An Endocannabinoid System Is Present in the Mouse Olfactory Epithelium but Does Not Modulate Olfaction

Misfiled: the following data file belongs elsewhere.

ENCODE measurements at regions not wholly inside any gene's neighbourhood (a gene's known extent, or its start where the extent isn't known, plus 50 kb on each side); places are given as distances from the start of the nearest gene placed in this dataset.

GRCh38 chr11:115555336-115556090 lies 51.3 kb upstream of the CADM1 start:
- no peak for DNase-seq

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Endocannabinoids modulate a diverse array of functions including progenitor cell proliferation in the central nervous system, and odorant detection and food intake in the mammalian central olfactory system and larval Xenopus laevis peripheral olfactory system. However, the presence and role of endocannabinoids in the peripheral olfactory epithelium have not been examined in mammals. We found the presence of cannabinoid type 1 (CB1) and cannabinoid type 2 (CB2) receptor protein and mRNA in the olfactory epithelium. Using either immunohistochemistry or calcium imaging we localized CB1 receptors on neurons, glia-like sustentacular cells, microvillous cells and progenitor-like basal cells. To examine the role of endocannabinoids, CB1- and CB2- receptor-deficient (CB1-/-/CB2-/-) mice were used. The endocannabinoid 2-arachidonylglycerol (2-AG) was present at high levels in both C57BL/6 wildtype and CB1-/-/CB2-/- mice. 2-AG synthetic and degradative enzymes are expressed in wildtype mice. A small but significant decrease in basal cell and olfactory sensory neuron numbers was observed in CB1-/-/CB2-/- mice compared to wildtype mice. The decrease in olfactory sensory neurons did not translate to impairment in olfactory-mediated behaviors assessed by the buried food test and habituation/dishabituation test. Collectively, these data indicate the presence of an endocannabinoid system in the mouse olfactory epithelium. However, unlike in tadpoles, endocannabinoids do not modulate olfaction. Further investigation on the role of endocannabinoids in progenitor cell function in the olfactory epithelium is warranted.